Should Sigma make a 30 MP per layer full-frame Foveon instead of 20 MP per layer?

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Scottelly Forum Pro • Posts: 15,220
Should Sigma make a 30 MP per layer full-frame Foveon instead of 20 MP per layer?

In a recent thread I wrote, "Today I would make a full-frame sensor that captures 30 MP per layer, to compete with the 60 MP images from the latest high-resolution Sony camera. I think Sigma should still do this, though that would no doubt delay the new sensor a few months."

Someone replied, "There is very little real world difference between 40, 50, 60MP. The occasions when you could actually put those pixel count differences onto paper in a way that was unambiguously visible to most viewers must be very rare indeed."

It is true that there is very little difference between 40 MP and 50 MP, and even less difference between 50 MP and 60 MP, but the difference between 40 MP and 60 MP is significant, in my opinion. That is a 50 % step up, like going from 16 MP to 24 MP, and when I stepped up from my 16 MP Sony A55 to my 24 MP Sony A65 it was quite a visible and meaningful difference to me. Sure, in prints at or smaller than 24" x 36" there might be no visible difference from 40 MP to 60 MP, and there might be no visible difference from an SD1 Merrill to an SD Quattro H with the same size prints . . . but I plan to make much bigger prints, and while most people might not see a significant difference, I will see it, and a few affictionados will see it too, I'm sure.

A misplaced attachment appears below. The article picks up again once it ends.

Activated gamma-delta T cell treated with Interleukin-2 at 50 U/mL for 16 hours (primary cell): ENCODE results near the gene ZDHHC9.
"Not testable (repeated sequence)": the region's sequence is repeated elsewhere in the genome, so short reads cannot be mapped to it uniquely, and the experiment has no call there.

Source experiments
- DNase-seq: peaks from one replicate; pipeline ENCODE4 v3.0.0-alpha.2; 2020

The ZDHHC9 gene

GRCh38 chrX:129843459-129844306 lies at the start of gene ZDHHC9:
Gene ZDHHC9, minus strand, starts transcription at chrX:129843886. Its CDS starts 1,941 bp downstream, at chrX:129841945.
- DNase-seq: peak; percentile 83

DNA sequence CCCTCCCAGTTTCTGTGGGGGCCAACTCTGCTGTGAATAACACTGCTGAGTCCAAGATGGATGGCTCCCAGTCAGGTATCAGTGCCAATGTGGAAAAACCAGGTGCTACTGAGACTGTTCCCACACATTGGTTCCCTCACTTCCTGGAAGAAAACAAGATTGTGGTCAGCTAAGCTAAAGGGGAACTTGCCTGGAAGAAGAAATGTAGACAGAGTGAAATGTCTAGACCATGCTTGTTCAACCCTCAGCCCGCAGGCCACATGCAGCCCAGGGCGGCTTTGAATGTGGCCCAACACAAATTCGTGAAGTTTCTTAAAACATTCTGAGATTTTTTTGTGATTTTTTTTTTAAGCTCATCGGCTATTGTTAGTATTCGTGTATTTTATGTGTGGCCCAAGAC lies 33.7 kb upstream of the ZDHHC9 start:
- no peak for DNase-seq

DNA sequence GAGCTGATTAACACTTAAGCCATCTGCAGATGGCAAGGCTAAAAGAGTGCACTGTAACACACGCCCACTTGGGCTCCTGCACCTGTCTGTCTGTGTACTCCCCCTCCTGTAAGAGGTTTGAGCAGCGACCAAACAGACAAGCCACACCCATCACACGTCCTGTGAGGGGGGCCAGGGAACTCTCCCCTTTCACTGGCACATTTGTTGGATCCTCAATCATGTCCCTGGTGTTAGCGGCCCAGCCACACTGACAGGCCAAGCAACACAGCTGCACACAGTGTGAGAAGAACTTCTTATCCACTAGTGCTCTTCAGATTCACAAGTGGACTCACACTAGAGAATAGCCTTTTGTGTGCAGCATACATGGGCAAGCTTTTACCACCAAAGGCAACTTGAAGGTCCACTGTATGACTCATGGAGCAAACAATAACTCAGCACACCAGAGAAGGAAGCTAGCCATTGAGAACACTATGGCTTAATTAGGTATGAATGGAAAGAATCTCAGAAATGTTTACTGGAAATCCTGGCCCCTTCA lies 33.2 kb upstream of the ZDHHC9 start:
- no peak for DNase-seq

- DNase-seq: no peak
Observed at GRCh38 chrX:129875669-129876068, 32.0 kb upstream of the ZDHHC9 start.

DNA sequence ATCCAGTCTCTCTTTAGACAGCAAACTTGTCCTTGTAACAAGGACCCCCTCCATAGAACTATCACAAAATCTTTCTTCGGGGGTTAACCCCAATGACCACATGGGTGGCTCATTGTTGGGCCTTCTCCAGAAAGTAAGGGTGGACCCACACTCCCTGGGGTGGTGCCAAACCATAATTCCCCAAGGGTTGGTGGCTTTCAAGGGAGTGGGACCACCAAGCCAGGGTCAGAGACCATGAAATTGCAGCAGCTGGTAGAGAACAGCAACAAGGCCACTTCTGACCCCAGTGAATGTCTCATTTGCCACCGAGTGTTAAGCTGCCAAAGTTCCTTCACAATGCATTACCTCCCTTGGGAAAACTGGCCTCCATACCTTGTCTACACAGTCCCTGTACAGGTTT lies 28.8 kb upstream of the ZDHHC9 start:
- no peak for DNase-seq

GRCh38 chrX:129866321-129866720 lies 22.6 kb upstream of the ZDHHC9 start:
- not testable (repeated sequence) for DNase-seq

One of the things we do, when we strive for excellence, is we push our limits, whether it be by staying a few minutes longer, just to see what happend in the sky, as we shoot the sunset, or by purchasing the best equipment we can for the job we think we're going to be doing. I recently bought a couple of Art lenses. I didn't do that because I'm the type of person to say, "Oh, the lenses I've got are good enough." I want more. I see something really good that someone else did/made, and I want to do better myself. I shoot a photo that I think is good, and I either wish I had shot it with a better lens or camera, or I am satisfied, because I shot it with the best I could afford at the time. Eventually I do believe we will hit a point of diminishing returns. We may be there now. Maybe I just don't need a 60 MP camera or even a 50 MP camera.

Maybe I don't need anything better than my Nikon D810, and I should just sell everything I have that doesn't work with that camera, because I know I can get a replacement for that camera for about the same price I can get a replacement for my Sigma SD Quattro H . . . but my Nikon is more versatile, faster, and has longer battery life (much longer). I can get lots of excellent, weather sealed lenses for the Nikon. I can get lots of accessories made to work with Nikons, and I know other photographers with Nikons, who I can work and travel with, so we can share equipment (i.e. lenses, such as a telephoto, macro, or super-wide, or batteries). Me having the same camera as a photographer who I get paid to assist from time to time helps to make me someone she likes to have around. The more Nikon equipment I have, the more that helps me with photographers who shoot with Nikon equipment. Having Sigma equipment doesn't help me in the same way.

But I don't think I want to use another Nikon as much as I want to shoot with my SD Quattro H. It would be cheaper for me to just get my SD Quattro H fixed or buy another one. Maybe that's what I'll do.